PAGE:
Thursday, February 22, 2024

Under the shadow of majoritarianism

India is the largest democracy in the world but over the decades, the ordinary understanding of the word ‘democracy’ has been undergoing significant shifts from pluralism to communalism. The basic concept of democracy says that it is the right guaranteed to every citizen(whole population) of the state to choose the government(or elect representative) they want to fulfil their demand and needs. Democracy is the power of the people as it gives them the ability to overthrow any government if it is not working properly or according to set standards or goals set by the citizens of the state. Though use of religion for political purposes was almost nonexistent at the time of independence; communal politics gained strength after about 40 years of national government. If it was entirely due to the forces of traditionalism, it should have appeared at the time when forces of modernity had gained traction in Indian society and economy. Indian elections have pre and post the Ram Mandir movement under the watch of the Congress, saw politics moving towards majoritarianism. Then RSS and BJP then decided they were the genuine proponents of majoritarianism and not Congress. Under such a situation, could elections then be described as being about electing leaders based on their past records or socio-economic vision or simply being overwhelmed by communal sentiments? The use of religion and caste systems is increasing day by day in our democratic country. However, do liberals notice what are the reasons for it being used during elections or what are the reasons that politicians fill the mind of voters based on religion and caste? One of the main reasons is illiteracy, the major population of the country is literate but is still influenced by the promises made by the parties on the base of religion. India’s total literacy rate is 77.70% ( as per 2021-22 census). The difference to understand is there is a vast difference between literate and knowledgeable people. According to Dr.Rajkumar Singh, a professor at Bhupendra Narayan Mandal University, West Campus, PG Centre, Bihar; both religious revivalist forces earlier and then modernising reformists later, equated the Hindu community with Indianism and patriotism. He said this found the need to deliberately create a Sanskrit-based Hindu language, Hindi, as against the earlier composite language. In this regard, what emerged are two variants of Indianness. One is the overt religious concept of Hindutva; and the other is the “secular” expression of Indianness as based on ancient Indian culture. The first is a religious concept, the second a cultural one; but both together relate Indianness to the tradition of what is now identified as Hindu civilisation. According to the lines drawn above, the political parties of India may be grouped as religion-leaning and secularism-leaning. However, with Congress, the self-acclaimed champion and proponent of ‘secularism’ embracing ‘soft Hindutva’ as in Madhya Pradesh, later on there won’t be much to differentiate between the two as leaders of both parties, make it a point to visit mandirs and perform pujas in order to prove their ‘Hindu-ness’. Thus, secularism in India is beginning to face turbulent weather with the revival and strengthening of religion-leaning political parties in the country.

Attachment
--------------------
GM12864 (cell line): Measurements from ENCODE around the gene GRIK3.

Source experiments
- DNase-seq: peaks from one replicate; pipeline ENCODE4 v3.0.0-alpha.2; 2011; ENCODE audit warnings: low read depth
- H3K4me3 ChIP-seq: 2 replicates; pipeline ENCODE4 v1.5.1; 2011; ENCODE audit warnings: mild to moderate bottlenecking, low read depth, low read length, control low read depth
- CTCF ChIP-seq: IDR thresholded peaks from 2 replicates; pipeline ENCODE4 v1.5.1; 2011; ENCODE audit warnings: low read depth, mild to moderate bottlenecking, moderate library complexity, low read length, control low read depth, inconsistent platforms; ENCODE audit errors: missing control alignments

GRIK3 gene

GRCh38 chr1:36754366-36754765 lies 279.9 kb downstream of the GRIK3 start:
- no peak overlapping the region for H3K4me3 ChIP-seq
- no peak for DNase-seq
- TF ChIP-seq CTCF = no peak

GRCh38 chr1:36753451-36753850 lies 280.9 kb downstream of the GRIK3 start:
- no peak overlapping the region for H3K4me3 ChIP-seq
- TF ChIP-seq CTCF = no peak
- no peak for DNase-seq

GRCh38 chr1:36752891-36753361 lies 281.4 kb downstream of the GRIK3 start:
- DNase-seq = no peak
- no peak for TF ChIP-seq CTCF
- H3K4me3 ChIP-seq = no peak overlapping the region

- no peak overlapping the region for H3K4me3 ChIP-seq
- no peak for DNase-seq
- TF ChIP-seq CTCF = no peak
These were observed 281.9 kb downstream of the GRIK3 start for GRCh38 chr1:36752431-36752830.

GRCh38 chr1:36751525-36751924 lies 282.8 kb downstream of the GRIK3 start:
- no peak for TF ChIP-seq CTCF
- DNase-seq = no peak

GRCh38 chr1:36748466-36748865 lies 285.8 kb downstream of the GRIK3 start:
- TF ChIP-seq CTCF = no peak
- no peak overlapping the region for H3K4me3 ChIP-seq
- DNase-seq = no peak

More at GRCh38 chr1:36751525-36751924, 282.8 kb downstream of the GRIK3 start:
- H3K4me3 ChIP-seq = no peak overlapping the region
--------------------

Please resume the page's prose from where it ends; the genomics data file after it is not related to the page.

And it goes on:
More articles